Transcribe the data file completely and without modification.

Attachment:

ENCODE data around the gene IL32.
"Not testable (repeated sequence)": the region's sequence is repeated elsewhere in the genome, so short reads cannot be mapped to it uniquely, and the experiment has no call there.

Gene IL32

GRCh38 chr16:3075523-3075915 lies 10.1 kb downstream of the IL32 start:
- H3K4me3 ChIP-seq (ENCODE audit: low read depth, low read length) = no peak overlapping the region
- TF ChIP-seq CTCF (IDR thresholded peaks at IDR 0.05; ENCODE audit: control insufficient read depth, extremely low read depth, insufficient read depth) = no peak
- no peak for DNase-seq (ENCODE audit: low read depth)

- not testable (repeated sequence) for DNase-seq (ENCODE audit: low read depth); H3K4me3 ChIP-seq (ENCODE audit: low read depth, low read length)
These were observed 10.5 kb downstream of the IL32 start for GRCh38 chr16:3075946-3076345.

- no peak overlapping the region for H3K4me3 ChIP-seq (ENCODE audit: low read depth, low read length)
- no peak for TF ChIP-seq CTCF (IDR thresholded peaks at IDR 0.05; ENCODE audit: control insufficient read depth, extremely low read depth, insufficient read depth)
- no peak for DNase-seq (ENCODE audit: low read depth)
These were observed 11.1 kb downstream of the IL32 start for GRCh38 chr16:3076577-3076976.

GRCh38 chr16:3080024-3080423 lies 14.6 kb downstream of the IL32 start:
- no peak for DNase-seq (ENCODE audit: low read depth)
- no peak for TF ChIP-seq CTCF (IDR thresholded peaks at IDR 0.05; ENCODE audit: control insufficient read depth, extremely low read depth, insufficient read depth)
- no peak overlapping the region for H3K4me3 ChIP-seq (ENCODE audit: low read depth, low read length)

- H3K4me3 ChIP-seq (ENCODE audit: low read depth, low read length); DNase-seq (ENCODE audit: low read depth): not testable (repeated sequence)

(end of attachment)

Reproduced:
ENCODE data around the gene IL32.
"Not testable (repeated sequence)": the region's sequence is repeated elsewhere in the genome, so short reads cannot be mapped to it uniquely, and the experiment has no call there.

Gene IL32

GRCh38 chr16:3075523-3075915 lies 10.1 kb downstream of the IL32 start:
- H3K4me3 ChIP-seq (ENCODE audit: low read depth, low read length) = no peak overlapping the region
- TF ChIP-seq CTCF (IDR thresholded peaks at IDR 0.05; ENCODE audit: control insufficient read depth, extremely low read depth, insufficient read depth) = no peak
- no peak for DNase-seq (ENCODE audit: low read depth)

- not testable (repeated sequence) for DNase-seq (ENCODE audit: low read depth); H3K4me3 ChIP-seq (ENCODE audit: low read depth, low read length)
These were observed 10.5 kb downstream of the IL32 start for GRCh38 chr16:3075946-3076345.

- no peak overlapping the region for H3K4me3 ChIP-seq (ENCODE audit: low read depth, low read length)
- no peak for TF ChIP-seq CTCF (IDR thresholded peaks at IDR 0.05; ENCODE audit: control insufficient read depth, extremely low read depth, insufficient read depth)
- no peak for DNase-seq (ENCODE audit: low read depth)
These were observed 11.1 kb downstream of the IL32 start for GRCh38 chr16:3076577-3076976.

GRCh38 chr16:3080024-3080423 lies 14.6 kb downstream of the IL32 start:
- no peak for DNase-seq (ENCODE audit: low read depth)
- no peak for TF ChIP-seq CTCF (IDR thresholded peaks at IDR 0.05; ENCODE audit: control insufficient read depth, extremely low read depth, insufficient read depth)
- no peak overlapping the region for H3K4me3 ChIP-seq (ENCODE audit: low read depth, low read length)

- H3K4me3 ChIP-seq (ENCODE audit: low read depth, low read length); DNase-seq (ENCODE audit: low read depth): not testable (repeated sequence)